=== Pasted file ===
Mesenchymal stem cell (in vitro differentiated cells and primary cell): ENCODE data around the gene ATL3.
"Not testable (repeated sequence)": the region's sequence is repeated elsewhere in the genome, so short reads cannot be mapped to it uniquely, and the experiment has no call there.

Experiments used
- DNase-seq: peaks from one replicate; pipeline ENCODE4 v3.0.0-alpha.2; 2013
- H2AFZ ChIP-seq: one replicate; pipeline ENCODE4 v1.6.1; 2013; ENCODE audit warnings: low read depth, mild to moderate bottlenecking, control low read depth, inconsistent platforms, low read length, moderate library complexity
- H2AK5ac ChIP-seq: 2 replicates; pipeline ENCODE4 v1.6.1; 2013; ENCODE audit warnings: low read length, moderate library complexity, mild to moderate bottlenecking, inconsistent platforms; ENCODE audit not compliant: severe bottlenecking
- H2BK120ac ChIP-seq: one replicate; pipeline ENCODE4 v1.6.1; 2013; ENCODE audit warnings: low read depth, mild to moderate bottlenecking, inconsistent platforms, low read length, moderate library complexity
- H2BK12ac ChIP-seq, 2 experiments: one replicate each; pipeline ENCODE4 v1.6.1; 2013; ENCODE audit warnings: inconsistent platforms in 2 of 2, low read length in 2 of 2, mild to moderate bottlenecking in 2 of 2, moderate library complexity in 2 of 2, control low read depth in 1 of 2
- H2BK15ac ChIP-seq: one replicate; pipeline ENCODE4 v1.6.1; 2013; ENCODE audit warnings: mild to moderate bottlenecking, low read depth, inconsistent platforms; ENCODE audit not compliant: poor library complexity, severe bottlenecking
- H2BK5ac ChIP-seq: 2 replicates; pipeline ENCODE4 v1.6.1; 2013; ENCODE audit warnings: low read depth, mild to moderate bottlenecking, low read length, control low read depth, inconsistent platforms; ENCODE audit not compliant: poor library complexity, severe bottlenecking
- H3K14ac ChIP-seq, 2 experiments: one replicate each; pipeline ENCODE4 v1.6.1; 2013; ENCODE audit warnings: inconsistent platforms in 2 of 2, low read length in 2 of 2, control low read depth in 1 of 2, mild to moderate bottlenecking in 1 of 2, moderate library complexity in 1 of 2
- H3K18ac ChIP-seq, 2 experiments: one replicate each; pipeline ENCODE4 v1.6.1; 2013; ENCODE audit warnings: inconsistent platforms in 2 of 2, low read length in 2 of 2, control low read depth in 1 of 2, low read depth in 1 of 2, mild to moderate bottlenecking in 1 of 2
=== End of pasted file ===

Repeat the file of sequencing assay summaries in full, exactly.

Mesenchymal stem cell (in vitro differentiated cells and primary cell): ENCODE data around the gene ATL3.
"Not testable (repeated sequence)": the region's sequence is repeated elsewhere in the genome, so short reads cannot be mapped to it uniquely, and the experiment has no call there.

Experiments used
- DNase-seq: peaks from one replicate; pipeline ENCODE4 v3.0.0-alpha.2; 2013
- H2AFZ ChIP-seq: one replicate; pipeline ENCODE4 v1.6.1; 2013; ENCODE audit warnings: low read depth, mild to moderate bottlenecking, control low read depth, inconsistent platforms, low read length, moderate library complexity
- H2AK5ac ChIP-seq: 2 replicates; pipeline ENCODE4 v1.6.1; 2013; ENCODE audit warnings: low read length, moderate library complexity, mild to moderate bottlenecking, inconsistent platforms; ENCODE audit not compliant: severe bottlenecking
- H2BK120ac ChIP-seq: one replicate; pipeline ENCODE4 v1.6.1; 2013; ENCODE audit warnings: low read depth, mild to moderate bottlenecking, inconsistent platforms, low read length, moderate library complexity
- H2BK12ac ChIP-seq, 2 experiments: one replicate each; pipeline ENCODE4 v1.6.1; 2013; ENCODE audit warnings: inconsistent platforms in 2 of 2, low read length in 2 of 2, mild to moderate bottlenecking in 2 of 2, moderate library complexity in 2 of 2, control low read depth in 1 of 2
- H2BK15ac ChIP-seq: one replicate; pipeline ENCODE4 v1.6.1; 2013; ENCODE audit warnings: mild to moderate bottlenecking, low read depth, inconsistent platforms; ENCODE audit not compliant: poor library complexity, severe bottlenecking
- H2BK5ac ChIP-seq: 2 replicates; pipeline ENCODE4 v1.6.1; 2013; ENCODE audit warnings: low read depth, mild to moderate bottlenecking, low read length, control low read depth, inconsistent platforms; ENCODE audit not compliant: poor library complexity, severe bottlenecking
- H3K14ac ChIP-seq, 2 experiments: one replicate each; pipeline ENCODE4 v1.6.1; 2013; ENCODE audit warnings: inconsistent platforms in 2 of 2, low read length in 2 of 2, control low read depth in 1 of 2, mild to moderate bottlenecking in 1 of 2, moderate library complexity in 1 of 2
- H3K18ac ChIP-seq, 2 experiments: one replicate each; pipeline ENCODE4 v1.6.1; 2013; ENCODE audit warnings: inconsistent platforms in 2 of 2, low read length in 2 of 2, control low read depth in 1 of 2, low read depth in 1 of 2, mild to moderate bottlenecking in 1 of 2